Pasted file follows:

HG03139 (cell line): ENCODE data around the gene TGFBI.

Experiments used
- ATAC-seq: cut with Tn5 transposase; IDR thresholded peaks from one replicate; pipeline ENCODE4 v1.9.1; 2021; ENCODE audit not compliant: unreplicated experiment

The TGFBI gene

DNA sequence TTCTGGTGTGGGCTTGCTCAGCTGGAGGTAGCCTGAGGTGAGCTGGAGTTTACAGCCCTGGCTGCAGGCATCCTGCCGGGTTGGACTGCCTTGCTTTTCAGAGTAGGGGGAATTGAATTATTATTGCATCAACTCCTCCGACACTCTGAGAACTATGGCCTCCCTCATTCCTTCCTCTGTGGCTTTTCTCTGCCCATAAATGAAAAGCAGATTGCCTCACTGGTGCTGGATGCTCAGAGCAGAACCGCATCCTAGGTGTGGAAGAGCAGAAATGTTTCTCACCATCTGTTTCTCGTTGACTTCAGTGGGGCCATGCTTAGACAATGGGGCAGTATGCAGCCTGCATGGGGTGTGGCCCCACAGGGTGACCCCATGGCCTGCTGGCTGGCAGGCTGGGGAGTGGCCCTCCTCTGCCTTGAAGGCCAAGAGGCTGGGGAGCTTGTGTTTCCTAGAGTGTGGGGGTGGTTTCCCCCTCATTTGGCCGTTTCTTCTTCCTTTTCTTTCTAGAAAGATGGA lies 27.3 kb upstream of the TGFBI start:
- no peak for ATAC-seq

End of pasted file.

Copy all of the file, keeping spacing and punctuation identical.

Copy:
HG03139 (cell line): ENCODE data around the gene TGFBI.

Experiments used
- ATAC-seq: cut with Tn5 transposase; IDR thresholded peaks from one replicate; pipeline ENCODE4 v1.9.1; 2021; ENCODE audit not compliant: unreplicated experiment

The TGFBI gene

DNA sequence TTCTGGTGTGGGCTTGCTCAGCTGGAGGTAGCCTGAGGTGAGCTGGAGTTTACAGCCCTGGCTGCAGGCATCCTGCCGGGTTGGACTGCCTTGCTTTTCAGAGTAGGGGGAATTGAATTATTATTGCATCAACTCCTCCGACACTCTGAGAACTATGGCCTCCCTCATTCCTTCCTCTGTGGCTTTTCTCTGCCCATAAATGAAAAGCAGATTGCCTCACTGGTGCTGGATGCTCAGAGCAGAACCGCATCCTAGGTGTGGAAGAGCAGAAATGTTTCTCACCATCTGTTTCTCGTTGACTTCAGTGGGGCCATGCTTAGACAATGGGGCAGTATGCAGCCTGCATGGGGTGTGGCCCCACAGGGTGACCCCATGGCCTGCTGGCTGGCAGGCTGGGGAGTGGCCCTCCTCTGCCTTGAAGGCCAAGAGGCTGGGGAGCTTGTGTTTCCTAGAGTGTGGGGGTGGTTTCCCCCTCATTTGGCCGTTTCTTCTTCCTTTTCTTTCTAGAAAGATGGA lies 27.3 kb upstream of the TGFBI start:
- no peak for ATAC-seq